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'Where do they think I'm going to stay?' Soaring NC housing prices erase Black neighborhoods

Josh Shaffer, Anna Johnson and Tyler Dukes, The News & Observer on

Published in Home and Consumer News

RALEIGH, N.C. — In the last three years, J.C. and Telza Perry have watched construction crews tear down seven of 14 houses on their block of East Jones Street, replacing them with towering two-story moderns that have sold for more than half a million dollars.

It stings a little.

The Perrys bought their home for $9,000 in 1968, adding granite siding and a brick garage. A school teacher, Telza Perry would empty her coin purse so neighborhood kids could buy ice cream, which made J.C. shrug his shoulders and sigh. They knew everybody on the block: doctors, bankers, train porters — all of them Black.

These days, they struggle to name all but a few holdouts from the old days. Their new neighbors, all of them white, offer a friendly wave. But it isn’t the same. Telza’s niece tried to move back to East Jones from Atlanta until the price tags chased her away. Most every day, the Perrys get calls asking them to sell their sturdy granite home, now a dwarf on the block.

“I have no problem with the size of the house,” Telza said. “I have a problem when people can’t afford to live.”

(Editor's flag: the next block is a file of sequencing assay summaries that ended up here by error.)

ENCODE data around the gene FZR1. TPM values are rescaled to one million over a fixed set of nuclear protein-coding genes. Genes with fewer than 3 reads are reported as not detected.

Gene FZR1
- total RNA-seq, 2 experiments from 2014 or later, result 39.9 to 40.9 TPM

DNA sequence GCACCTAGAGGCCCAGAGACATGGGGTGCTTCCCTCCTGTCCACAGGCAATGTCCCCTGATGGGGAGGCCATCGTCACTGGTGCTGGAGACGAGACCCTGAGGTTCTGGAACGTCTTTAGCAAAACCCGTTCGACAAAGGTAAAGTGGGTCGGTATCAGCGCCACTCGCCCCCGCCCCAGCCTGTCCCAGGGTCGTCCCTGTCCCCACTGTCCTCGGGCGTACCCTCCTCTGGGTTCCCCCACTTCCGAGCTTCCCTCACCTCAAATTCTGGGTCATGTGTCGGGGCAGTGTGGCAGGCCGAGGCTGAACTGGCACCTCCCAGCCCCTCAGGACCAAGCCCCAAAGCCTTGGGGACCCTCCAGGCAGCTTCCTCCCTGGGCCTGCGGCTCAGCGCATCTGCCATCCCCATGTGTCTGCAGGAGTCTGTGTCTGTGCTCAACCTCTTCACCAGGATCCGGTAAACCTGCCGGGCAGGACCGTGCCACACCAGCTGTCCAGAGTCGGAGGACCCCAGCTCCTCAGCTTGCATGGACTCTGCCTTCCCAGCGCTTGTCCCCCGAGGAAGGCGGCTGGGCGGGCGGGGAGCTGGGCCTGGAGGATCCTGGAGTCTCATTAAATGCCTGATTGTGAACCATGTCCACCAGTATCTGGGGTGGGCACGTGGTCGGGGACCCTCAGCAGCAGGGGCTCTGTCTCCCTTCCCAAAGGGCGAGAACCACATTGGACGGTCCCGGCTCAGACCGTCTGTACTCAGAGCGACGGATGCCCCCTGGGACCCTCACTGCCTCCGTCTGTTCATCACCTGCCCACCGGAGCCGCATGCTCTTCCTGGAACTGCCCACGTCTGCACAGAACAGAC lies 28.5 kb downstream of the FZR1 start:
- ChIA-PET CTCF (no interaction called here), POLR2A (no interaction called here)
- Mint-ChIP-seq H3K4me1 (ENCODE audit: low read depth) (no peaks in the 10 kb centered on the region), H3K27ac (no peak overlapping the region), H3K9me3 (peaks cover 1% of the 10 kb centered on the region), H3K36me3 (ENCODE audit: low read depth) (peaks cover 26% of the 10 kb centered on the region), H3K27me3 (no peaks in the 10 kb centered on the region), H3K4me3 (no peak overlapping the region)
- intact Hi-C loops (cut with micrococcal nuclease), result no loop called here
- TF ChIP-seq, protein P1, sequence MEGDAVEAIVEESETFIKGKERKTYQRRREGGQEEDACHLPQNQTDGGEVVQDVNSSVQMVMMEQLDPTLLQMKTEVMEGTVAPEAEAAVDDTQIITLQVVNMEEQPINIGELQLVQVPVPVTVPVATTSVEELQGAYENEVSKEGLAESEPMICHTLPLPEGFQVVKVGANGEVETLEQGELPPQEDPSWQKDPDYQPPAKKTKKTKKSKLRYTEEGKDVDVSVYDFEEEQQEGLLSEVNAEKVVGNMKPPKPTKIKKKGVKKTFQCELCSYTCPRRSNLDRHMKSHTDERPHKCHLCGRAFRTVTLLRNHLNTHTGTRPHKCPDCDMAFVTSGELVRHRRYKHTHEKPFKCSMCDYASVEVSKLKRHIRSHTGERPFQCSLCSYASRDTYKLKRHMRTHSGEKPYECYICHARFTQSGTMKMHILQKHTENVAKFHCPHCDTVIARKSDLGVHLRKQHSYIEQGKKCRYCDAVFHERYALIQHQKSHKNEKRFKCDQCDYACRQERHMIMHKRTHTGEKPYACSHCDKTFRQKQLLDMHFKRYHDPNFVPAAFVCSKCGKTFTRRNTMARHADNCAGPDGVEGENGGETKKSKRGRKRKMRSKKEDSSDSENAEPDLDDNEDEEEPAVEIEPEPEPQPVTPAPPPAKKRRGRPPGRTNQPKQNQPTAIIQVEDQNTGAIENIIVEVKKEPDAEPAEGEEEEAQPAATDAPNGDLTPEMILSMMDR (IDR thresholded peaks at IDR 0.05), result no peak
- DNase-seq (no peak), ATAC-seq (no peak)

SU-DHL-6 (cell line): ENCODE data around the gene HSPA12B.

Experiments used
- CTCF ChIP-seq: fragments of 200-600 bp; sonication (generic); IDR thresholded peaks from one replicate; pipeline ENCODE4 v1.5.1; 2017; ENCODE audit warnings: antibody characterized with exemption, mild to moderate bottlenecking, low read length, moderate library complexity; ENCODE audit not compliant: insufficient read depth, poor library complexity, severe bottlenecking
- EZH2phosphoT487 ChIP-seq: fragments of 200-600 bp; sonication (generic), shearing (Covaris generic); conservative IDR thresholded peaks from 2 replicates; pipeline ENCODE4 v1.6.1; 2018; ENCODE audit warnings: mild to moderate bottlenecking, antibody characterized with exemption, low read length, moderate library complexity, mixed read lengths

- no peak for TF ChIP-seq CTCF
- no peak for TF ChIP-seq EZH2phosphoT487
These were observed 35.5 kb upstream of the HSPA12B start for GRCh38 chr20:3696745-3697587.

The News & Observer is examining the cost of housing across the Triangle as its median home price hit a record-high $357,000 in the first half of 2021, rising 20% in a year. In a series of stories, the N&O will show the people left behind, the disparity in rising costs and the consequences of economic and social change.

The shift on East Jones is reflected across Raleigh, where the median home value now stands at $379,000, according to Redfin — a 67% jump in the last five years. In August, Realtor.com ranked a single Raleigh ZIP code — 27616 — the fifth-hottest market in the country.

A buyer fleeing rising prices would find them just as high across much of Wake County, where the register of deeds reports the median at $365,000, up 42% in the last five years. But the stark difference between shotgun-style homes and tall moderns topping 3,000 square feet of space is most obvious in the neighborhoods hugging downtown Raleigh, many of them dating to the city’s segregated past.